Quantifying qualitative survey data often becomes an exercise of “let’s just get finished with it,” but looking for nuance in answers to open-ended question can tell us something distinctive about specific segments of respondents. I recently witnessed this when I was showing our platform to one of our partners. I was walking her through a routine demo of the different visualization tools we have, when I finally opened up the IntelliSegment™ chart. While explaining how it works, I recognized the look of surprise in her eyes (through zoom, no less) when she saw how quickly I could slice the qualitative data by different target audiences. It’s game changing. Now I want to share IntelliSegment™ with all of you.
What is IntelliSegment™?
Many survey platforms—us included—can cut close-ended data based on pre-defined customer audiences or segments like gender, age, race, and income level. But what about slicing open-ended data by the same segments? This is where traditional survey platforms fall short. In a recent piece, we shared how our AI Open-End™ questions differ from traditional open-ended text boxes in that we can quantify the qualitative data that we capture. Our platform automatically calculates support strength for open-ended answers, and it can differentiate that support for different respondent segments. This helps our customers understand not only the ‘what’ that is specific to certain customer groups, but also the ‘why’ behind it as it applies to different groups of customers.
When I talk about IntelliSegment™, I often describe it as finding a needle in a haystack using a massive magnet. Analyzing open-ended responses on our platform provides rich, insightful data out of the box, but sometimes we want to apply the emerging story to a specific type of customer. Figuring out how different customer segments feel towards certain statements can help paint a more accurate, nuanced picture and tell a more precise story. This is the needle you have been looking for.
IntelliSegment™ in real life.
Since early March we have been tracking consumer sentiment and behaviors in response to COVID-19 through a series of pulse checks (see: most recent report). One of the ways we have been able to understand how different groups of people react to the pandemic and its consequences is by analyzing the data we collect in IntelliSegment™. For instance, one question we asked in our latest pulse check was about people’s feelings towards the economy’s performance during COVID-19. Given that this oftentimes turns into a political debate, I decided to compare support between self-identified Democrats and Republicans, as well as between younger Americans (under 35 years old) and older Americans (over 50). This tool reveals that there are a few statements that certain groups feel more strongly about.
Certain bubbles are situated in different quadrants while some are closer to a specific axis. When they are located in the middle of quadrants, far away from the intersection of the two axes, it means that this segment supports the idea more than the other segments. For example, younger Republicans feel that this issue has “been blown out of proportion” (Bubble X: 81% Republican support vs. 36% Democrat support & 67% support for those under 35 vs. 29% support for those over 50). On the contrary, younger Democrats believe that “things seem to be getting worse” (Bubble N: 80% Democrat support vs. 38% Republican support & 66% support for those under 35 vs. 42% support for those over 50). You also have older Republicans who are “saddened that so many business[es] are closing for a virus with a 99% survival rate” (Bubble P: 74% Republican support vs. 56% Democrat support & 75% support for those over 50 vs. 59% support for those under 35).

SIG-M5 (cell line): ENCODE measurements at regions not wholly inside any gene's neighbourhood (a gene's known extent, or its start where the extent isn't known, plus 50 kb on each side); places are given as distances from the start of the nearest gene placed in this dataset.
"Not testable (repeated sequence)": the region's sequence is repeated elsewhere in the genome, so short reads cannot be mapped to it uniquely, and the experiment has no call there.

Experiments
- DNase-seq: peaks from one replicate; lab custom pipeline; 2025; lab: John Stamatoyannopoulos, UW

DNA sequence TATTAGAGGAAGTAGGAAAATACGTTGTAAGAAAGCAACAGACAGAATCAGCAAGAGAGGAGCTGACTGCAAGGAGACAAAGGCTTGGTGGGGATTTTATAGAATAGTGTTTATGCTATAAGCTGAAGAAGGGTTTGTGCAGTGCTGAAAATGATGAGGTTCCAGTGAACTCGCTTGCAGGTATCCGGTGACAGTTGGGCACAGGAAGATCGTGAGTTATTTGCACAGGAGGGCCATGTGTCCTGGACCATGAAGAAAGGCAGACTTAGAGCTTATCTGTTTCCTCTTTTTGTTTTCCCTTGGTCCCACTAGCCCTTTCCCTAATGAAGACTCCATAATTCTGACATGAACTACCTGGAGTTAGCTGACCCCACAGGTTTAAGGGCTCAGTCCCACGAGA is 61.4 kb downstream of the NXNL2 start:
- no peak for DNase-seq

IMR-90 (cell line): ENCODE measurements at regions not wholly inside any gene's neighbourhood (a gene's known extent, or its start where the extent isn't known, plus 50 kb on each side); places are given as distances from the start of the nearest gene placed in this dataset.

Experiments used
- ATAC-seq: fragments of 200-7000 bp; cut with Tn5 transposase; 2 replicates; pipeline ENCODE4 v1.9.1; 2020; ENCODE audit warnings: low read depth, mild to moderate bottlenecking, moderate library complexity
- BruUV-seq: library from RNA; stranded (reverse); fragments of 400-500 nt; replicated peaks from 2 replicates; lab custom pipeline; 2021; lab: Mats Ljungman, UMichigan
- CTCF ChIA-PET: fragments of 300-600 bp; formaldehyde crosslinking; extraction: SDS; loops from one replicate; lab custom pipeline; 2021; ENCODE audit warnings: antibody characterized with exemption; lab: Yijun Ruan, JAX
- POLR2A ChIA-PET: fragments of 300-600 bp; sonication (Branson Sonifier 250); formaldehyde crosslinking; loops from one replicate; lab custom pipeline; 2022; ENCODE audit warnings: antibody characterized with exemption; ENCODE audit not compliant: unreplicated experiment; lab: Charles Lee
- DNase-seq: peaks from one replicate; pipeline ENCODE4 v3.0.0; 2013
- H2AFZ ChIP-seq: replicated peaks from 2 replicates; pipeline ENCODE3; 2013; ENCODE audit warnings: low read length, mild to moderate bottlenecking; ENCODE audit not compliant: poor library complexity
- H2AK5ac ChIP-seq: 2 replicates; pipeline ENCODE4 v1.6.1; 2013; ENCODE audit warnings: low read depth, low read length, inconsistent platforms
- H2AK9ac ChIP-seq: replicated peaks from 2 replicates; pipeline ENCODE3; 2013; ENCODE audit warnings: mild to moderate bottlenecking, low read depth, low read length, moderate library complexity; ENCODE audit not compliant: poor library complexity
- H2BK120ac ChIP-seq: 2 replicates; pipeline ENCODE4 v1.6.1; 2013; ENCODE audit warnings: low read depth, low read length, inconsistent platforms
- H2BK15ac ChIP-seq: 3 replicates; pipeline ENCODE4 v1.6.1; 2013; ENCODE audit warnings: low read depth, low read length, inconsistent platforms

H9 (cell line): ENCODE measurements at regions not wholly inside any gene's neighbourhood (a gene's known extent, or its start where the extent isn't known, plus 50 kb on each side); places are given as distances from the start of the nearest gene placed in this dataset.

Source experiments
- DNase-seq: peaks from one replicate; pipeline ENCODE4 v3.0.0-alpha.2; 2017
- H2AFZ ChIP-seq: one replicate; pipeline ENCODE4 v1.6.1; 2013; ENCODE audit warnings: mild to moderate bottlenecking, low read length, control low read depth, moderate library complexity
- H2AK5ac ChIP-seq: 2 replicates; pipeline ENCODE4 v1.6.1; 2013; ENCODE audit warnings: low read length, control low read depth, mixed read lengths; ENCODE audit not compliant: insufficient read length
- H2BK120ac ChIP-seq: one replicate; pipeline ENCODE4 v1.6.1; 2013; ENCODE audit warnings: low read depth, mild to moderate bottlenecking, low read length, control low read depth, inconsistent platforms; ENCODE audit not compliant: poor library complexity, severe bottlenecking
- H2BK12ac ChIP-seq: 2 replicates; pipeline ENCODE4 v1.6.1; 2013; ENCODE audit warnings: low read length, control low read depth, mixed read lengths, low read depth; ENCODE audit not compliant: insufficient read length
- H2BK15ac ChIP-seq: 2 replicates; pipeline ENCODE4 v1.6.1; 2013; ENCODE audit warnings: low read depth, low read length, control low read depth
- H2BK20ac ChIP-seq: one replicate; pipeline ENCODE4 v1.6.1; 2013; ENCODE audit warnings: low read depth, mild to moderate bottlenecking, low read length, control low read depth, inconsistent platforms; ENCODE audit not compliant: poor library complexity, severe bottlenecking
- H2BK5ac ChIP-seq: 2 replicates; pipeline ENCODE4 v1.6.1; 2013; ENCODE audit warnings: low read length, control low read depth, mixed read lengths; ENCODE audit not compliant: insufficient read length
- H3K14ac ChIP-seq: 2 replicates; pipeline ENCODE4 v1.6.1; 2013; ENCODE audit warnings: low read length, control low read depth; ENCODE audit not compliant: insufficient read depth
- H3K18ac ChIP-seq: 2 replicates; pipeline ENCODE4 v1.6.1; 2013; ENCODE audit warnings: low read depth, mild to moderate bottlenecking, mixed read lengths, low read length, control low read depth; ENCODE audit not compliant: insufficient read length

Sometimes, respondents in several segments agree and those statements align near an axis. “The economy is suffering from the mismanagement of Donald Trump” is a statement at the top of the Y axis, meaning that it is most significantly supported by Democrats (Bubble Y: 79% Democrat support) of all ages. In addition, just like you can visually see which segments support certain statements compared to others, you can also see which bubbles are located closer to the center. “I am concerned but also hopeful that the situation is only temporary” is right in the center of both axes, meaning that all groups in general agree with this answer (Bubble D: 81% total support strength).
Using visualization tools like IntelliSegment™ deliver a better story and help answer the “so what?” question with detail. Just like I have been using IntelliSegment™ to understand sentiments about coronavirus across different people, our customers have used it in their own ways. One client found emerging themes about feelings towards back-to-school depending on whether the children’s parents worked from home or not. Another client uncovered why Millennials liked a certain recreational activity versus Gen Z. And another client discovered how social media usage differs based on age and racial background. The result is more actionable insights that will guide you to a better understanding of your customer.
Balbina De La Garza, Marketing Coordinator at GroupSolver